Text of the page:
One National Park in Washington down, two to go. From Mountain Rainer we pointed our compass northwest and proceeded on to North Cascades National Park. The Cascades are nothing less than astounding. Every one of its peaks is unique and stunning. Like the gothic towers of a cathedral, the pointed mountains formed of lava rise to the sky in a fashion that can be overwhelming to experience at first sight. A feeling that many others before us have experienced upon looking out at the Cascade’s horizon. Famous 1950’s beat writer, Jack Kerouac, who spent a summer in the North Cascades manning a fire watchtower (probably high on copious amounts of drugs the whole time) was one of those admirers. Hozomeen Mountain of the Cascades in specific was a place of great fondness and a symbol of inner tranquility for Kerouac. In regards to Hozomeen Mountain, Kerouac wrote some profound words in his book Desolation Angels that left an impression on me. Maybe it will do the same for you: “…look at Hozomeen, is he worried or tearful? Does he bend before storms or snarl when the sun shines or sigh in the late day drowse? Does he smile? Was he not born of madbrained turmoils and upheavals of raining fire and now’s Hozomeen and nothing else? Why should I choose to be bitter or sweet, he does neither? Why can’t I be more like Hozomeen and… ‘take life as it comes’…”.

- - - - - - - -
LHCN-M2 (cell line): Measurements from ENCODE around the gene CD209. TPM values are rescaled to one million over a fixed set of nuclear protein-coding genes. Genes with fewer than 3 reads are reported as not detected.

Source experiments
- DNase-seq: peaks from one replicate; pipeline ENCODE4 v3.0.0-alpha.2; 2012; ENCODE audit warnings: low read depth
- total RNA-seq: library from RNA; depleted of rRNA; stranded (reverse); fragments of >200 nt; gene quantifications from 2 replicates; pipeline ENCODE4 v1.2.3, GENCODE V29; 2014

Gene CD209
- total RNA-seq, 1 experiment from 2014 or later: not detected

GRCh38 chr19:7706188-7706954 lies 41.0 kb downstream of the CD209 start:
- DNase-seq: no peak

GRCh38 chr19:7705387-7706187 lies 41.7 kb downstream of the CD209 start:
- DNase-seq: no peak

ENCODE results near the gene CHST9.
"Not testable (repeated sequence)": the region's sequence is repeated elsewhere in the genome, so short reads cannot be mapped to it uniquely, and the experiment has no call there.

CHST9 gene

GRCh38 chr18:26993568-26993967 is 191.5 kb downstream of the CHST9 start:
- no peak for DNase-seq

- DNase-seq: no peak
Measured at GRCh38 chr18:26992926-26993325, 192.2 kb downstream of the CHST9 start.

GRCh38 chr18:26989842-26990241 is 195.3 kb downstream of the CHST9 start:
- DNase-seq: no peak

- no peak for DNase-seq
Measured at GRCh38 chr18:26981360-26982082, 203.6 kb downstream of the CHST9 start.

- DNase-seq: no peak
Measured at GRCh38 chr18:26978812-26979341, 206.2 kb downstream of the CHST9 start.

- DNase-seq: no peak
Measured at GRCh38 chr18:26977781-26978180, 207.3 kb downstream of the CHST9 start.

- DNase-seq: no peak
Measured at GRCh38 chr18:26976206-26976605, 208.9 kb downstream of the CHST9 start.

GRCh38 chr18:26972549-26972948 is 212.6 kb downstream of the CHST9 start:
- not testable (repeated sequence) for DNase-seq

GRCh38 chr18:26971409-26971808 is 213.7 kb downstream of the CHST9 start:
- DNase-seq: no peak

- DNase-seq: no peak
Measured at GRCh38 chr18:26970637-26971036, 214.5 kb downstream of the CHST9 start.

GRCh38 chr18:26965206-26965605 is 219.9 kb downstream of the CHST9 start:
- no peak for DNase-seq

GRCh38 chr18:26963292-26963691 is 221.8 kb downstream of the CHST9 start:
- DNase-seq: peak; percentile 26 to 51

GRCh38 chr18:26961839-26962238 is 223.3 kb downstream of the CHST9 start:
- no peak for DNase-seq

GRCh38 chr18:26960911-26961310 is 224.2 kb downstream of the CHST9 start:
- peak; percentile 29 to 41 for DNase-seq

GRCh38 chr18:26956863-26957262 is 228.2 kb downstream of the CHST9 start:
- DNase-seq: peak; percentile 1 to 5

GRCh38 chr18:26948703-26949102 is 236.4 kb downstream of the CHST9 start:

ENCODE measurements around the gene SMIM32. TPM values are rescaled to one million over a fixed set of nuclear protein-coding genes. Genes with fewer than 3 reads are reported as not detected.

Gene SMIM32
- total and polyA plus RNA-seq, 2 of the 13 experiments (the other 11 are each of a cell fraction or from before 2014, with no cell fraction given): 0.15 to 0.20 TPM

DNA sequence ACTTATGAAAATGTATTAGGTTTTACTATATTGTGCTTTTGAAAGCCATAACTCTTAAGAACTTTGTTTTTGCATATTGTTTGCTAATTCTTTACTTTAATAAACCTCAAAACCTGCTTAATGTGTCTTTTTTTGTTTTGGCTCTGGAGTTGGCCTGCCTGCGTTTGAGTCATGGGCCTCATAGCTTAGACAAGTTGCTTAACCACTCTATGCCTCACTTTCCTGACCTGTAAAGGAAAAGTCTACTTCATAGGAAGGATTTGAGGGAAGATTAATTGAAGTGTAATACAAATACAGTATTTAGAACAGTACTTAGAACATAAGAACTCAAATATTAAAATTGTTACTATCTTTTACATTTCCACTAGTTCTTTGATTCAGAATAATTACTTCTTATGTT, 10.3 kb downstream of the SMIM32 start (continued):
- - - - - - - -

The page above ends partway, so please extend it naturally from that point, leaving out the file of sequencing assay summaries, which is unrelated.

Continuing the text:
Only 20,000 people a year on average visit North Cascades National Park. This makes it the perfect National Park for the park goer that likes to truly get away. Solitude is everywhere. Which also makes it the perfect park for the hiking enthusiast that is willing to venture into the back country. Four hundred miles are available, so have your pick. We’re going to tell you which trail to pick any way though – Lookout Mountain Trail. Although it is not technically located within North Cascades National Park as the trailhead starts in Mt. Baker-Snoqualmie National Forest (which is a stone’s throw from the National Park), it is still an absolute must. Four point seven very vertical miles of trail twists and turns skyward before eventually leading to the summit of Lookout Mountain where a fire watchtower awaits (similar to the one that Jack Kerouac spent his time in). Once the apex of Lookout Mountain is touched the only thing left to do is lookout. Some of the best panoramas in the world await. 360 degrees of pure beauty. Perched at an elevation of 5,699-feet, the tower’s wrap-around porch makes for the perfect viewing area. The greatest part is that the tower is open to the public to stay the night in for free. After making the strenuous climb this may be a blessing for those not eager to turn around to start the descent right away. We did not know ahead of time of the great thing that awaited us at the top, so unfortunately we were not prepared to stay in the tower overnight. Mad at ourselves for missing out on such a unique experience, we’ve already started devising plans to come back and do the hike again so we can stay the night in the tower.